[0036] In one embodiment, the cutout 140 may be formed by die cutting or any other similar process. It is important to note that many other configurations of the cutout 140, including the shape, location and depth of the cutout 140, are possible consistent with embodiments of the present disclosure. For example, instead of extending from a top surface 112 of a board 110 through to a botton surface 114 of the board 110 to create an opening 141 (or vice-versa), the cutout 140 may be only partial ly extend through a depth of the board 110 starting from a top 112 towards a bottom 114 surface of the board 110, or vice-versa, to create a hole.

[0037] Turning now to Figs. 4A, 4B, 4C and 4D, in one embodiment, a sheet 120 may comprise one or more strengthening structures 200 that reinforce, strengthen and or increase the natural rigidity of the thin, lightweight and/or flexible materials of which a sheet 120 may be made. For example, a sheet 120 may comprise a corrugated strengthening structure 200 (see also Figs. 1A and IB). In one exemplary embodiment, the corrugated strengthening structure 200 may comprise one or more parallel furrows 210 and one or more corresponding parallel ridges 212. Consistent with embodiments of the present disclosure, the depth of a furrow 210 may be approximately 0.5 mm to 10 mm. The distance between adjacent ridges 212 may approximately 2 mm to 20 mm. For example, as shown in Fig. 4D, an exemplary corrugated strengthening structure 200 is illustrated having a furrow 210 depth of approximately 2 mm and the distance between adjacent ridges 212 approximately 6 mm. Consistent with embodiments of the present disclosure, the number of furrows 210 and ridges 212, the furrow 210 depths and/or the distance between adjacent ridges 212 may be modified to achieve a desired strength, rigidity and/or flexibility of a shankboard 100. It is also important to note, that other strengthening structures 200 are possible consistent with embodiments of the present invention to achieve a desired strength, rigidity, and/or flexibility of a shankboard 100. For example, without limitation, the non- exhaustive exemplary strengthening structures 200 having the geometries illustrated in Figs. 5A through 5D are possible consisten with embodiments of the present disclosure.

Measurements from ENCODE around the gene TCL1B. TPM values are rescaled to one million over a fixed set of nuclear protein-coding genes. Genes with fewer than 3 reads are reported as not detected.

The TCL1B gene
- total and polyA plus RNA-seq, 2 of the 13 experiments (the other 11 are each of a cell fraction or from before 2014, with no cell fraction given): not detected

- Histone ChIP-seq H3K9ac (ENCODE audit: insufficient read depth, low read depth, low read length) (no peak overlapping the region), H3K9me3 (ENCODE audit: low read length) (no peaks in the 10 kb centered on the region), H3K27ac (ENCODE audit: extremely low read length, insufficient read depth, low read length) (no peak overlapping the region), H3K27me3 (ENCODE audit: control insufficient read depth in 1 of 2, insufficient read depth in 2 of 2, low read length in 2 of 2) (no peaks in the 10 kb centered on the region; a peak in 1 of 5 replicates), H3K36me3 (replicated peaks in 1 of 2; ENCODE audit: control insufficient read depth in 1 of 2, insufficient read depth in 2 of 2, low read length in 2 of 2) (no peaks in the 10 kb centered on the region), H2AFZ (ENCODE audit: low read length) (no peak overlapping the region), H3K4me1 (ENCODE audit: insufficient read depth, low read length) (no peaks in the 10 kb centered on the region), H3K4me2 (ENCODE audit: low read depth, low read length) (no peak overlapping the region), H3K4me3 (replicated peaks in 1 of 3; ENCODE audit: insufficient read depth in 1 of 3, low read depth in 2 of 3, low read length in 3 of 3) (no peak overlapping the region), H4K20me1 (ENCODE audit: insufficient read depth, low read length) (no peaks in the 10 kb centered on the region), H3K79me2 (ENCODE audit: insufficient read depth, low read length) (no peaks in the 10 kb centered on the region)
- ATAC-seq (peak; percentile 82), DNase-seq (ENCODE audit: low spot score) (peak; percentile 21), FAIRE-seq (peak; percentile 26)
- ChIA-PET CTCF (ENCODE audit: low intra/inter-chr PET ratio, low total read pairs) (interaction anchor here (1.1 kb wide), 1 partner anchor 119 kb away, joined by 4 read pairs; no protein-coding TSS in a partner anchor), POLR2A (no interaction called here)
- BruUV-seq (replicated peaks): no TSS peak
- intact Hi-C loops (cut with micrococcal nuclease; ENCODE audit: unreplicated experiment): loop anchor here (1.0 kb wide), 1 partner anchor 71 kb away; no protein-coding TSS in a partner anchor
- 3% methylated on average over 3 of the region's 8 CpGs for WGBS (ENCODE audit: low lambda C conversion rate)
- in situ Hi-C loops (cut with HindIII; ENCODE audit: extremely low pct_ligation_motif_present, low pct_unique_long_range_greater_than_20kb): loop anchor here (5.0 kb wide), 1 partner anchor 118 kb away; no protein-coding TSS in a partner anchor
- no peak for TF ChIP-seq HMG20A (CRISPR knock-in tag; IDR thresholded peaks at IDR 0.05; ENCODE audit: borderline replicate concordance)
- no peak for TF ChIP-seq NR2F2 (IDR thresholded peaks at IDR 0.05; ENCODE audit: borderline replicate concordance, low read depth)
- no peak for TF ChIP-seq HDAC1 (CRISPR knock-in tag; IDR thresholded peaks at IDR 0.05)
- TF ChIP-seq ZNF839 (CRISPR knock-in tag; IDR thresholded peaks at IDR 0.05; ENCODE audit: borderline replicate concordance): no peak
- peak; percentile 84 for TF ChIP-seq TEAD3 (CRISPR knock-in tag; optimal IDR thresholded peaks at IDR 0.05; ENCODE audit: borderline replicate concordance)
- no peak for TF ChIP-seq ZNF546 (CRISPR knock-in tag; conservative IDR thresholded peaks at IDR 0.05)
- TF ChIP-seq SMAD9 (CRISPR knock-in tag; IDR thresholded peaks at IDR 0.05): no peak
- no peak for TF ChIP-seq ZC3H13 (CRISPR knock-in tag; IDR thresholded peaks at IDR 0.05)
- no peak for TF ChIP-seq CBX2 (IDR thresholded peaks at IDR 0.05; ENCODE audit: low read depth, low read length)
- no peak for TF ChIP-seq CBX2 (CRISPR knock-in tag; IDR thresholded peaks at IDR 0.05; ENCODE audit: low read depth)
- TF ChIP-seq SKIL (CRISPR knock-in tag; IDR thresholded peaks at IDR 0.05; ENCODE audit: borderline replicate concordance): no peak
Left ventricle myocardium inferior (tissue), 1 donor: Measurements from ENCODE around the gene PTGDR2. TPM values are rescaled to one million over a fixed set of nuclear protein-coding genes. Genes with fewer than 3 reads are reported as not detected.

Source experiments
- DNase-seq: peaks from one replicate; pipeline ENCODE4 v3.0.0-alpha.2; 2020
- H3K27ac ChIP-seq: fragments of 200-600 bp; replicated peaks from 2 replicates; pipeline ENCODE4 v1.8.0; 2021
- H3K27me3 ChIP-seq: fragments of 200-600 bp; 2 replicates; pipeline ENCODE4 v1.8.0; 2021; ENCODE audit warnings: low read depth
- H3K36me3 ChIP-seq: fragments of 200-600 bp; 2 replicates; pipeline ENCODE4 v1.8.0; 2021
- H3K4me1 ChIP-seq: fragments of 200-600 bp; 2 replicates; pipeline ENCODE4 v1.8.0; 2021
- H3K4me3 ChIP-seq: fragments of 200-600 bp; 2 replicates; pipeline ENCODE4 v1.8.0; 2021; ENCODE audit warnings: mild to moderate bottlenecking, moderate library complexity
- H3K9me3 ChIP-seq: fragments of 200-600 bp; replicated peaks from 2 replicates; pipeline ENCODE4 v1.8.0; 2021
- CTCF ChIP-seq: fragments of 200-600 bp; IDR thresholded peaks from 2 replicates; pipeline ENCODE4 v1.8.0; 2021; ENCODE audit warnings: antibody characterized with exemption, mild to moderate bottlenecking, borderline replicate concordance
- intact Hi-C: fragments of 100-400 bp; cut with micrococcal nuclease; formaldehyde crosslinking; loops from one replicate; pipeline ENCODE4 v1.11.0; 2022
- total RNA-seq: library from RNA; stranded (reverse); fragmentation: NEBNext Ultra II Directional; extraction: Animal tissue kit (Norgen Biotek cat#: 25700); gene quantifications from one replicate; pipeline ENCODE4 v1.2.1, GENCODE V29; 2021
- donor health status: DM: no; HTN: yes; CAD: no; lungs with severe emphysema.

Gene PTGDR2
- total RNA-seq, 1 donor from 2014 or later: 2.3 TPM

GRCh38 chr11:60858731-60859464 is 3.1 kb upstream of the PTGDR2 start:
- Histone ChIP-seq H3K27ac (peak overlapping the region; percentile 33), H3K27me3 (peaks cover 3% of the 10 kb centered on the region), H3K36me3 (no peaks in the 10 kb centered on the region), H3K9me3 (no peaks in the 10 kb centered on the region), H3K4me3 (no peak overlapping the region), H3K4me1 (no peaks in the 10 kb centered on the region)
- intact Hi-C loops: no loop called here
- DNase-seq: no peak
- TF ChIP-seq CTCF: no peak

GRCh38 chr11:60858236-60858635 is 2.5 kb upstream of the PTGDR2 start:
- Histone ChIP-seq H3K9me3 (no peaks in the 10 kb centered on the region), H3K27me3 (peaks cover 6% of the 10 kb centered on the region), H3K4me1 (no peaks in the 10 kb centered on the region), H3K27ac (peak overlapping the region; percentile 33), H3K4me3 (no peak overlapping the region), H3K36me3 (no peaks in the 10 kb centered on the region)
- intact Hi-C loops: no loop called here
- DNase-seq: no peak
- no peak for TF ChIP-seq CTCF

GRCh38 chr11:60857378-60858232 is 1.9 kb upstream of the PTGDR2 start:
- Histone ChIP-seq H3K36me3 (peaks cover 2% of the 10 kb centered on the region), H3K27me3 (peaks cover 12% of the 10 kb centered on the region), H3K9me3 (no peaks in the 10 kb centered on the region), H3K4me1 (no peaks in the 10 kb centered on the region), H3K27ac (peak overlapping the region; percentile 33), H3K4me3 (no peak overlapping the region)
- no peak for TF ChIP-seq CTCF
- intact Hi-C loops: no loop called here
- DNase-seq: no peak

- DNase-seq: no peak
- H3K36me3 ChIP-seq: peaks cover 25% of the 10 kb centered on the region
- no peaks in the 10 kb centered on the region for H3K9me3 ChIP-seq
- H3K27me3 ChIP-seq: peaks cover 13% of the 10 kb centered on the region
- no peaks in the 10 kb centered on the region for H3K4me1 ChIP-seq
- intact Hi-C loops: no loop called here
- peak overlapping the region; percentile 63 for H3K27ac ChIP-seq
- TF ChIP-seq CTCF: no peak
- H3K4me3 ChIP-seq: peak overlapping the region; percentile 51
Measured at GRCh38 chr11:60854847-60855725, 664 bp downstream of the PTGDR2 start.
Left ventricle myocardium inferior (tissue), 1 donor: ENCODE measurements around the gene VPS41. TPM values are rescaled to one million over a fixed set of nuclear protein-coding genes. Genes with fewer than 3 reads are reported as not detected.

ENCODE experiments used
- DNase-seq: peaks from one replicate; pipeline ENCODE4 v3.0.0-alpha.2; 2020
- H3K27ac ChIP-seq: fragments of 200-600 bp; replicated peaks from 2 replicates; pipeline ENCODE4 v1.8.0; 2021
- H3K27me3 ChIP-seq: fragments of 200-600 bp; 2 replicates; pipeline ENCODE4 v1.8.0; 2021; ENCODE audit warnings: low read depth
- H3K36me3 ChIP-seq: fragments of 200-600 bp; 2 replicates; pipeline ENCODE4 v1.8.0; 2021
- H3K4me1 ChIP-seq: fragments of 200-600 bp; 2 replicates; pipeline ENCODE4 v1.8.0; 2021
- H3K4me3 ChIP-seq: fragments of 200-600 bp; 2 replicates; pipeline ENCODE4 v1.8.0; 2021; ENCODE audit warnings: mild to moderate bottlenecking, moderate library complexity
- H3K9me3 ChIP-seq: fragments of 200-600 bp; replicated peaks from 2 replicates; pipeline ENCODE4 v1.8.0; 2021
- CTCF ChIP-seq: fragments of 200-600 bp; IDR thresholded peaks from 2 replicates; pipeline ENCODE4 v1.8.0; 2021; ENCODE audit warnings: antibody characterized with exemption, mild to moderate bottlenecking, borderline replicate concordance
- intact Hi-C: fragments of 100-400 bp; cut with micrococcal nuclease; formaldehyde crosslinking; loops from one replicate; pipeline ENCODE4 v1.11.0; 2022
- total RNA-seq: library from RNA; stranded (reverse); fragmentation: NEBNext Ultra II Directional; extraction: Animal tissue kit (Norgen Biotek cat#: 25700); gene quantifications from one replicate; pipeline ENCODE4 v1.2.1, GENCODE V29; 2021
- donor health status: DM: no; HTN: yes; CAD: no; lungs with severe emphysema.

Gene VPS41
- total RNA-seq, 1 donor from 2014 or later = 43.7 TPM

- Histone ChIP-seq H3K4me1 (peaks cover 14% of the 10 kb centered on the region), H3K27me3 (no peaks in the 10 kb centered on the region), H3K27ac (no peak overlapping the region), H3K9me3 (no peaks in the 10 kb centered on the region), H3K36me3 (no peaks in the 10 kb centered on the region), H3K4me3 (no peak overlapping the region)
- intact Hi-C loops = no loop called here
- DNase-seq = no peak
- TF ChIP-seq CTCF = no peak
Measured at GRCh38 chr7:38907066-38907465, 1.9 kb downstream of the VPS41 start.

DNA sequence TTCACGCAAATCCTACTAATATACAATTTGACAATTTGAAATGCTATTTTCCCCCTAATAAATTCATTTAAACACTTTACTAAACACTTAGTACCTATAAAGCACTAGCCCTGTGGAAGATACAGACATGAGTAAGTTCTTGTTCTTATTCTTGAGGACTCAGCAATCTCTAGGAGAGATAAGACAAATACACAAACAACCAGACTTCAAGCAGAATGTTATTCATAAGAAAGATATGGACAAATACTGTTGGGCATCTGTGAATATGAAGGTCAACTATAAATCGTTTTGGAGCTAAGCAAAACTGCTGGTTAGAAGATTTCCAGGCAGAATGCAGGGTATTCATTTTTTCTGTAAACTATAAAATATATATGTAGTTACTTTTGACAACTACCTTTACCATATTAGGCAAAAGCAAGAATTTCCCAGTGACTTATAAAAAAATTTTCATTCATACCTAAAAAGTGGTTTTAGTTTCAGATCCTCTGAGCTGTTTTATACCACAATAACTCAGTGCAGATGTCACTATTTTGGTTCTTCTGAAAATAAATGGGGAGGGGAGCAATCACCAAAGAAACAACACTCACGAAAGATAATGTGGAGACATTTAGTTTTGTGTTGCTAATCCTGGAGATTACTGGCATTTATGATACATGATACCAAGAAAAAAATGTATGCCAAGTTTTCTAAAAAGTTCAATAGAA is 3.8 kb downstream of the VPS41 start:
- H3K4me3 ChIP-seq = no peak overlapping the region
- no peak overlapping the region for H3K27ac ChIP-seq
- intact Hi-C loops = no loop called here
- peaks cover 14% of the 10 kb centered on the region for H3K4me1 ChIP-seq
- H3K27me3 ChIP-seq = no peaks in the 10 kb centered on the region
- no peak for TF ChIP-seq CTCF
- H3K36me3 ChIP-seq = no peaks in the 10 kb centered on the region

[0038] As discussed above, the shankboard 100 of the present disclosure is not limited for use with a particular type of shoe (or other footwear). Similarly, the shankboard 100 of the present disclosure is also not limited for use with a particular type of lasting method. For example, consistent with embodiments of the present disclosure, a board lasting method (Fig. 6 A), strobel lasting method (Fig. 6B), and a board-strobel combination lasting method (Fig. 6C), and the like, may be used with the shankboard 100 of the present disclosure.

[0039] As shown in Fig. 7, and as discussed above, a shankboard 100 of the present disclosure may be one of several components used to construct a shoe (or other footwear) 400. For example, the exemplary shoe 400 of Fig. 7 includes an upper 410, footbed (or sock liner) 412, midsole 414, outsole 416, and a shankboard 100 consistent with embodiments of the present disclosure disposed between the footbed (or sock linker) 412 and the midsole 414. By using the shankboard 100 of the present disclosure, more lightweight, thin and/or flexible shoes may be constructed without compromising strength, stability or durability.

[0040] Persons of ordinary skill in the art may appreciate that numerous design configurations may be possible to enjoy the functional benefits of the inventive systems. Thus, given the wide variety of configurations and arrangements of embodiments of the present disclosure, the scope of the invention is reflected by the breadth of the claims below rather than narrowed by the embodiments described above. Moreover, any element in a claim that does not explicitly state “means for” performing a specified function, or “step for” performing a specified function, is not to be interpreted as a “means” or “step” clause as specified in 35 U.S.C. In particular, any use of “step of’ in the claims is not intended to invoke the provision of 35 U.S.C.